Stranger in a Strange Land
by Robert A. Heinlein
Archangels Foster and Digby
Shmoopism. Has a nice ring to it! But we won't go there. Foster, on the other hand, is the founder of the Fosterite religion. On Earth, Foster founded his church on bully tactics and aggressive spreading of the faith. What was this faith?
"[Foster] borrowed from Freemasonry, Catholicism, the Communist Party, and Madison Avenue just as he borrowed from earlier scriptures in composing his New Revelation" (27.124)
Hmmm, a new religion that comes from the sampling of various other religions and institutions and transforming them to fit into a cohesive whole… sound familiar? Yep, Mike's Church of All Worlds takes a similar stance, drawing from Mike's experiences on Earth.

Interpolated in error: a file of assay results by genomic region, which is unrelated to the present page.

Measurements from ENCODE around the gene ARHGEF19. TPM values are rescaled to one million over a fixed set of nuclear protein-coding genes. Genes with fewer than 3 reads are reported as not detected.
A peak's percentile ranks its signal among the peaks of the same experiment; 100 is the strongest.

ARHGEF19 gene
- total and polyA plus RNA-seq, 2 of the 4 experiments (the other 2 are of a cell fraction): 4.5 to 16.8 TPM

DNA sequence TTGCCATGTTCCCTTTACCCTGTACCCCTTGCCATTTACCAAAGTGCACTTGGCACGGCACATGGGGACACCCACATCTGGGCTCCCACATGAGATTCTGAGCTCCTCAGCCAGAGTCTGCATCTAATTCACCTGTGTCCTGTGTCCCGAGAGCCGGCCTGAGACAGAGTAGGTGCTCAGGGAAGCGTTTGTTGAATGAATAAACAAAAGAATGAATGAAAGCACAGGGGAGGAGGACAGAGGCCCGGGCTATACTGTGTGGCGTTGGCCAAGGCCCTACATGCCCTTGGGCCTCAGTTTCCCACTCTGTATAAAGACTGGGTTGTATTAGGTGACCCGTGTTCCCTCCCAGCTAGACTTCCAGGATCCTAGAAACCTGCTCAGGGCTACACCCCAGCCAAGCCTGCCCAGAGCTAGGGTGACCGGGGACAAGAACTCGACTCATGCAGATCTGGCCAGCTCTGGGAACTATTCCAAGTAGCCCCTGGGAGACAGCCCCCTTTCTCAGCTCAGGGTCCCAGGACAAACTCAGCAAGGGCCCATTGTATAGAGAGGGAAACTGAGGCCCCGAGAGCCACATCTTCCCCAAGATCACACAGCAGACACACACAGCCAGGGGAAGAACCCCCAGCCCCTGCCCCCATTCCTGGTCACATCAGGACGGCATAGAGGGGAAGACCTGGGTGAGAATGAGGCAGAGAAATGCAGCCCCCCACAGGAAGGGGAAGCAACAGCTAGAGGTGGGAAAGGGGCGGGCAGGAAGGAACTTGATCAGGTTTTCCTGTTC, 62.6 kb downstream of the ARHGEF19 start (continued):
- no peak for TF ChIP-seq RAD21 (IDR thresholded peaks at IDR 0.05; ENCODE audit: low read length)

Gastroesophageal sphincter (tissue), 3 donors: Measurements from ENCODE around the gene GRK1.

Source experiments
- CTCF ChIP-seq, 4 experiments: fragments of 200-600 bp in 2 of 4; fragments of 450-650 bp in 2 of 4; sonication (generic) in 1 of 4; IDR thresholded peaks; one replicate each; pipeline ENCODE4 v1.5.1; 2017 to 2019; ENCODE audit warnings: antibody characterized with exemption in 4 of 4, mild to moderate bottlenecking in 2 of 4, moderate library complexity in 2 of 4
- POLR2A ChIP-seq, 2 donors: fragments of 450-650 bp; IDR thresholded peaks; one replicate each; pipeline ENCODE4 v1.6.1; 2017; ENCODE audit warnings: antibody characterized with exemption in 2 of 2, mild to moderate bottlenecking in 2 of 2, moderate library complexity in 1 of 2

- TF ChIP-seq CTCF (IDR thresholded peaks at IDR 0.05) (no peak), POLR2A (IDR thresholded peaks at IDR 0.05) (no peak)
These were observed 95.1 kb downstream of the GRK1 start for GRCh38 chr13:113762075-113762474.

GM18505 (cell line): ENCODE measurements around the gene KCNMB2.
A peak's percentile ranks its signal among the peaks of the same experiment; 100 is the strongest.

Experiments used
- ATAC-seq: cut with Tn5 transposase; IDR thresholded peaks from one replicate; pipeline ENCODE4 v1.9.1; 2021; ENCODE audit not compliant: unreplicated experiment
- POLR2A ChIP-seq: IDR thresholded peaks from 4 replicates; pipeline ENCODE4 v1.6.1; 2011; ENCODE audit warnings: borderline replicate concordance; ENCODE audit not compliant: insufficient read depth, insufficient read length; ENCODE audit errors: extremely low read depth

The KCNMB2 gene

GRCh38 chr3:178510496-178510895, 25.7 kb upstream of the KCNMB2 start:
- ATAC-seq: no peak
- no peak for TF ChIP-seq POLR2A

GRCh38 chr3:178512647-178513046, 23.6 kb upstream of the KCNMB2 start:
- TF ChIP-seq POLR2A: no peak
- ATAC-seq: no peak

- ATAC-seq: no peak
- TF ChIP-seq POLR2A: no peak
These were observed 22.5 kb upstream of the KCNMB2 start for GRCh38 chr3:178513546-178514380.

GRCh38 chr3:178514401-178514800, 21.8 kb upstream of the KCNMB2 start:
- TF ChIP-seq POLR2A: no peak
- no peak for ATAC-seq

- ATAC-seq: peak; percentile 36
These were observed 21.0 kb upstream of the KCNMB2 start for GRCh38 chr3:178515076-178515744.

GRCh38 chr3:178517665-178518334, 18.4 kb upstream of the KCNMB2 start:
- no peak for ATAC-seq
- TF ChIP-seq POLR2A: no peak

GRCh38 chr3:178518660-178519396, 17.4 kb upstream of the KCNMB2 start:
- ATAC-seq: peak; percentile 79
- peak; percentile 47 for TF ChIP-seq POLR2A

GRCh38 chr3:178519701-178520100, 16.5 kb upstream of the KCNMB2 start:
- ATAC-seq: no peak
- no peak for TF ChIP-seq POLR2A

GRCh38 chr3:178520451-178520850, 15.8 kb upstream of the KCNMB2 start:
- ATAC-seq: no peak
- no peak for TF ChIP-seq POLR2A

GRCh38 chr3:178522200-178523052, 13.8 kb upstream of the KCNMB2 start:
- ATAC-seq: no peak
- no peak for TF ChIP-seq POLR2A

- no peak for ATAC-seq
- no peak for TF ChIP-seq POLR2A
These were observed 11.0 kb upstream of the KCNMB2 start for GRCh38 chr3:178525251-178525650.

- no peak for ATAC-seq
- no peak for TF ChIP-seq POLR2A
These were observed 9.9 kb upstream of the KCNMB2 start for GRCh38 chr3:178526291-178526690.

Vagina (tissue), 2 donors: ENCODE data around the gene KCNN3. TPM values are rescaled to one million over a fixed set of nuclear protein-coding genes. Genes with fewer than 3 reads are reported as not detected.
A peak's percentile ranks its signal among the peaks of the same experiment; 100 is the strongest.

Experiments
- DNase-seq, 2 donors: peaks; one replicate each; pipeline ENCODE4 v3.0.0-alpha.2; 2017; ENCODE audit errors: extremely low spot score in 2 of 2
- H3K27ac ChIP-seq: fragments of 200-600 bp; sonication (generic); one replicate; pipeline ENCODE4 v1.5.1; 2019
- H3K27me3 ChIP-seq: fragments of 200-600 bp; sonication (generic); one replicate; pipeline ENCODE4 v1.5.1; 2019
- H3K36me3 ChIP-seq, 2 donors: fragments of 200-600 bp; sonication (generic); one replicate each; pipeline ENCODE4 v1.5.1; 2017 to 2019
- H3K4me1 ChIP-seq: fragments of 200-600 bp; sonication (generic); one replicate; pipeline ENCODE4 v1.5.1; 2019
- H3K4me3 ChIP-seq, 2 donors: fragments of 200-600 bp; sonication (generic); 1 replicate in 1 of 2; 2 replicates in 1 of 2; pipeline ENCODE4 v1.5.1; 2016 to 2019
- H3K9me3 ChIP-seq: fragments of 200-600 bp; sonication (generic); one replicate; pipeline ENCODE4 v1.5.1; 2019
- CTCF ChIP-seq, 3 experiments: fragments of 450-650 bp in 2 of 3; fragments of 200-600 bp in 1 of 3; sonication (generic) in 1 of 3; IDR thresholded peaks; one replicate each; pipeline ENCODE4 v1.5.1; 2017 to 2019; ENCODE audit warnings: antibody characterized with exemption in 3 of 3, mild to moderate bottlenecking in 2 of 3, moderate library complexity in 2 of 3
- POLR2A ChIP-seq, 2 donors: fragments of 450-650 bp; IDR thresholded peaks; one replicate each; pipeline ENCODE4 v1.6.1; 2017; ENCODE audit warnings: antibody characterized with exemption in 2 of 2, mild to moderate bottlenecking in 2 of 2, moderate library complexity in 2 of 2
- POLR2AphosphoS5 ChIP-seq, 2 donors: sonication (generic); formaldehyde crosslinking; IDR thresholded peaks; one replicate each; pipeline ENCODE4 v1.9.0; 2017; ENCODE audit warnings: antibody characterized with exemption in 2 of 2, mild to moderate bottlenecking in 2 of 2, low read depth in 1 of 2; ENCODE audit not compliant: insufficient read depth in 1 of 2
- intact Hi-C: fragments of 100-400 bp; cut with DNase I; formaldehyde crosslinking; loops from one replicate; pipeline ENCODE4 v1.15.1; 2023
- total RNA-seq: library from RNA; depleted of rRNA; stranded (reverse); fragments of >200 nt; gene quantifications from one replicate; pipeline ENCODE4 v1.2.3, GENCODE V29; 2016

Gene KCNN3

In the afterlife, Foster seems to have mellowed considerably. He guides the newly-deceased Digby toward a more angelic attitude, turning him into the Jubal of the afterlife. The nature of his work in the afterlife remains mysterious. And you know—we kind of like it that way.
In life, Supreme Bishop Digby is the head of the Fosterite religion. He's a pretty strict head honcho, too. Fosterites are told to "[a]lways look for that happy, holy seal-of-approval with Bishop Digby's smiling face on it" (14.23)—basically, what Digby says, goes.
That's a big no-no for Mike, and (surprise, surprise) Mike sends Digby to nonexistence. In the afterlife, Digby originally vows revenge on Mike, but through Foster's tutelage, he eventually becomes more angelic. After an away mission, Digby beings to lose his sense of identity or, at least, identity as he knew it on Earth. He eventually forgets his hatred for Mike, even to the point that he shakes Mike's hand when Mike becomes his new afterlife superior. Forgive? We're not sure. Forget? Absolutely.